Creating mashups: 5 classic mistakes to avoid

By Jeffrey Hanson, ITworld |  Development, book, mashup

This is part of a regular series that highlights new books and their authors. Also in this series: Brian Berenbach on requirements engineering, J. Peter Bruzzese on Exchange Server 2007, Joel Scambray on exposing the hacker's advantage, and Scott Hogg on IPv6 security. (You can find all the installments in this series here.)


Mashup Strategies

The term "mashup" is used in the music industry to define the technique of producing a new song by mixing together two or more existing songs. The term has been adopted by the software development industry to define applications created by mixing user-interface artifacts, processes, and/or content from multiple sources, typically using high-level web scripting programming languages such as HTML, JavaScript, and others.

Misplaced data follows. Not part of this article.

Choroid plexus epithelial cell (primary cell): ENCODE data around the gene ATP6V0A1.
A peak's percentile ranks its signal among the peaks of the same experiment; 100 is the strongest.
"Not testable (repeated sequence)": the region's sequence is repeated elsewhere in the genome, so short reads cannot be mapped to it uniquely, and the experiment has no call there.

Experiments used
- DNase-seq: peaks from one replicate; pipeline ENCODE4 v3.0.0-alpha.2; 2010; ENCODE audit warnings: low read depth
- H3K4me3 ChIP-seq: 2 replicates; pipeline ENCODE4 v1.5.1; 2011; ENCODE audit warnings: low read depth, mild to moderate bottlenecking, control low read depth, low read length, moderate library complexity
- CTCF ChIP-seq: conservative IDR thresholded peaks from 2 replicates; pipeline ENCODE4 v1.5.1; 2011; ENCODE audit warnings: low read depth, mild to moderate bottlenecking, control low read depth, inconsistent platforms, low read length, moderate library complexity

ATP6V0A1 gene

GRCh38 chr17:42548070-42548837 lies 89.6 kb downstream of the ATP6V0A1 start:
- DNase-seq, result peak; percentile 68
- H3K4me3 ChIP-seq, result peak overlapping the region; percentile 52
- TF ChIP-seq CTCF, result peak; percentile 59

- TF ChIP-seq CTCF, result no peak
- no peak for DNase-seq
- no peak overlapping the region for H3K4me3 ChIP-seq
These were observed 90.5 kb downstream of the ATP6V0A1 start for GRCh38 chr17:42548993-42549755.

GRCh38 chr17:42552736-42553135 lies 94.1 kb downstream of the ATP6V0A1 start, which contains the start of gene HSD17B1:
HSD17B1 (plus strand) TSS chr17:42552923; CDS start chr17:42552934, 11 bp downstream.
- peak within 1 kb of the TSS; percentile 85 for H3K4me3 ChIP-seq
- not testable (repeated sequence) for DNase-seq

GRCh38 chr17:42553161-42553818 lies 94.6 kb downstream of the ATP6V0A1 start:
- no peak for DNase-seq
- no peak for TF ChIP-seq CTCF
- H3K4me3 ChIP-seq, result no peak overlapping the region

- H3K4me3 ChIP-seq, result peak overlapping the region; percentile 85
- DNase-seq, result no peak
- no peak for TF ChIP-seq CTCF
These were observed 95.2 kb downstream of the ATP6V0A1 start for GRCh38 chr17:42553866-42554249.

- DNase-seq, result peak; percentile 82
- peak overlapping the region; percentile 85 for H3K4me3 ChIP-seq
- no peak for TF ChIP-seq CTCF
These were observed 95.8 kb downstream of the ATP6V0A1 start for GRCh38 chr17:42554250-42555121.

More than just reassemblies of UI artifacts, mashups are new services, processes, and user interfaces created by integrating existing data, services, processes, and UI artifacts using semantically-rich data formats, dynamic scripting techniques, and well-known patterns.

Bio
Name: Jeffrey Hanson
What I'm working on now: I am currently directing efforts at Max International for building REST-based, service-oriented, and mashup-enabled systems for the retail/wholesale industry.

5 keys for success

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